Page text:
Secondly, the Journal looked at about 250 arrests for that week. In the story they admit that 86 were for warrants that they could not determine whether they were for misdemeanors or felonies and whether for violent or non-violent offenses.

Heck, that's a third of the sample! With some records work, digging in court files, each and every one of those warrants could have been looked at and the status confirmed. Again, I'm sure there is little time for that kind of investigative work, even though it should be required for a story as potentially important as this one.

Thirdly, the assumptions are completely wrong. The article talks about how non-violent offenders rarely escalate into violent offenders.

True, but totally incomplete. What the paper didn't go on to look at is that many violent offenders are often involved in petty crime, so arresting someone on a petty crime, could, and often does, take a violent offender off the street. Albeit not for a violent crime, but for something else. The effect is the same, the bad guy is off the street. Off the street, means that he/she is not committing a crime, at least for a time.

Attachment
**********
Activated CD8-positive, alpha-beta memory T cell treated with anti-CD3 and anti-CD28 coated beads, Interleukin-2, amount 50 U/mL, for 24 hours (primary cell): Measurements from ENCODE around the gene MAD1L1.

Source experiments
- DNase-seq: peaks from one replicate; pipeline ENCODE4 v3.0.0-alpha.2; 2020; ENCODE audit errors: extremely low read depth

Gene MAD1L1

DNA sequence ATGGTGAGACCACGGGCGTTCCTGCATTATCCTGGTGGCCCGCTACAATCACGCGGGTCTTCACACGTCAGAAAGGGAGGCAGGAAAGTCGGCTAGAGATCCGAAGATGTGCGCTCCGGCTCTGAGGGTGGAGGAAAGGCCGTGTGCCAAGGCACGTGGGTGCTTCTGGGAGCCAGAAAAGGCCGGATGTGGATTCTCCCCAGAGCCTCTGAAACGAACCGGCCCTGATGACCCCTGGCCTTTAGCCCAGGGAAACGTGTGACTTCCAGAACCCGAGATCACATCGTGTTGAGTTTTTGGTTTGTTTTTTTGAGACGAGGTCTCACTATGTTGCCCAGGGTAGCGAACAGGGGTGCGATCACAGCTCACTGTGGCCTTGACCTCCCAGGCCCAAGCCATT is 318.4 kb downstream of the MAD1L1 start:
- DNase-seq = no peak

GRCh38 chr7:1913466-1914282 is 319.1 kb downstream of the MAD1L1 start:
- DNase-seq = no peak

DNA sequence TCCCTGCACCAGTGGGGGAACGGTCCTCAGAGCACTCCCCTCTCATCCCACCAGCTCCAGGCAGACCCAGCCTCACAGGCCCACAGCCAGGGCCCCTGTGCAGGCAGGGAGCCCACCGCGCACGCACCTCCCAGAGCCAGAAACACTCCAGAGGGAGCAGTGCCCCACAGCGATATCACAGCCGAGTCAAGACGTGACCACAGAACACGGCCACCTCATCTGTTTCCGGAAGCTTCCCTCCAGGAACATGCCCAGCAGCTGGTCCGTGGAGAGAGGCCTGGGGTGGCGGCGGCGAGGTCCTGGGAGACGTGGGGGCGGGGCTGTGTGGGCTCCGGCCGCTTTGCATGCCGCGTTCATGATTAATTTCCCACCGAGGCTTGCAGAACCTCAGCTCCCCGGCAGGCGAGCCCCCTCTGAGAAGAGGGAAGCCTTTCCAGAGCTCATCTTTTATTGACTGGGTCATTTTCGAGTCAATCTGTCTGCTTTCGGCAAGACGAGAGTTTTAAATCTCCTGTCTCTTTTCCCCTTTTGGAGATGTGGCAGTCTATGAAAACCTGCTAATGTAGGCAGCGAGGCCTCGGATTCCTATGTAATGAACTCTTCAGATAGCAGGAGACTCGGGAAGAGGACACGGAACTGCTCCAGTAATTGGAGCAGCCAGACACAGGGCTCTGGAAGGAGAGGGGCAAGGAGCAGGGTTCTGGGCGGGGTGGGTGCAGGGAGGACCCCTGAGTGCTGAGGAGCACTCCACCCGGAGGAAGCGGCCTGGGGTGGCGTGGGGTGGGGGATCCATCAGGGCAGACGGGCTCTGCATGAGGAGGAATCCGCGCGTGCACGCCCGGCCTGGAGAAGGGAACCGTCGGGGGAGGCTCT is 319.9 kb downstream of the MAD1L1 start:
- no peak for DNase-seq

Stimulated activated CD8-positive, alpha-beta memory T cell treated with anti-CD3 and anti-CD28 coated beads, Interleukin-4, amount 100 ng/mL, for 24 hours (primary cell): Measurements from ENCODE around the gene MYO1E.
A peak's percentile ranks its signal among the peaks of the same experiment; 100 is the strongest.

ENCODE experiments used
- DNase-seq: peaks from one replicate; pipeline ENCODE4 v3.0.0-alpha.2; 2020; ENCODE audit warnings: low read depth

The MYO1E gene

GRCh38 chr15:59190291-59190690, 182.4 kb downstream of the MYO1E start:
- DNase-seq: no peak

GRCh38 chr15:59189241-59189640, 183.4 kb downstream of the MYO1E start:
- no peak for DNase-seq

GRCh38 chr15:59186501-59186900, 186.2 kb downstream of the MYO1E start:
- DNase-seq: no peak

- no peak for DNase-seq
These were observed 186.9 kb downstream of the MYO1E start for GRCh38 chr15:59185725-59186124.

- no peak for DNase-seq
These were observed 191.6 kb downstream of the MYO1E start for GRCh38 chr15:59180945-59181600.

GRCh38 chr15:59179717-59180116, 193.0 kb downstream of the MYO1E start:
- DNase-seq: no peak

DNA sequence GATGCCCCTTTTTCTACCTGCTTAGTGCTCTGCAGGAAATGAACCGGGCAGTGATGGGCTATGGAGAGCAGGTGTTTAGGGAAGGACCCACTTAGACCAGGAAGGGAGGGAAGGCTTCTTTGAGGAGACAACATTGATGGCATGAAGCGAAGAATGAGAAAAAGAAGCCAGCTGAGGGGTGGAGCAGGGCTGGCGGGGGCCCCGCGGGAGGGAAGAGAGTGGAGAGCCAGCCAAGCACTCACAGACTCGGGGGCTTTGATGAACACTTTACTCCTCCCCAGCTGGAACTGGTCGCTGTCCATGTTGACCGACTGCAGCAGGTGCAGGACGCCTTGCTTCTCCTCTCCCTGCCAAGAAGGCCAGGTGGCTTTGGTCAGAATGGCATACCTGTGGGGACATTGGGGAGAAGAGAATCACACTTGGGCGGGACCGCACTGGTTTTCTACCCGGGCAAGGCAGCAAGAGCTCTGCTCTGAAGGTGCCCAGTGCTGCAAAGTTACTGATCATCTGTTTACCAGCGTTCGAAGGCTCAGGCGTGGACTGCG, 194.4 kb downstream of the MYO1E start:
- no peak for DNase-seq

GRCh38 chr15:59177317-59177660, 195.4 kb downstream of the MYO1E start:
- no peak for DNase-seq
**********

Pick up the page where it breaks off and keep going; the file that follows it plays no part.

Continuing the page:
I have no way of knowing if this was the reporter's idea or an editor's idea, but any decent editor would have demanded a much larger sample of time than one week.

While I am no expert on crime, I worked for two California police departments for 7 years in the 1970s and covered police and crime for 25 years for a couple daily newspapers, I think I have a little credibility on the issue.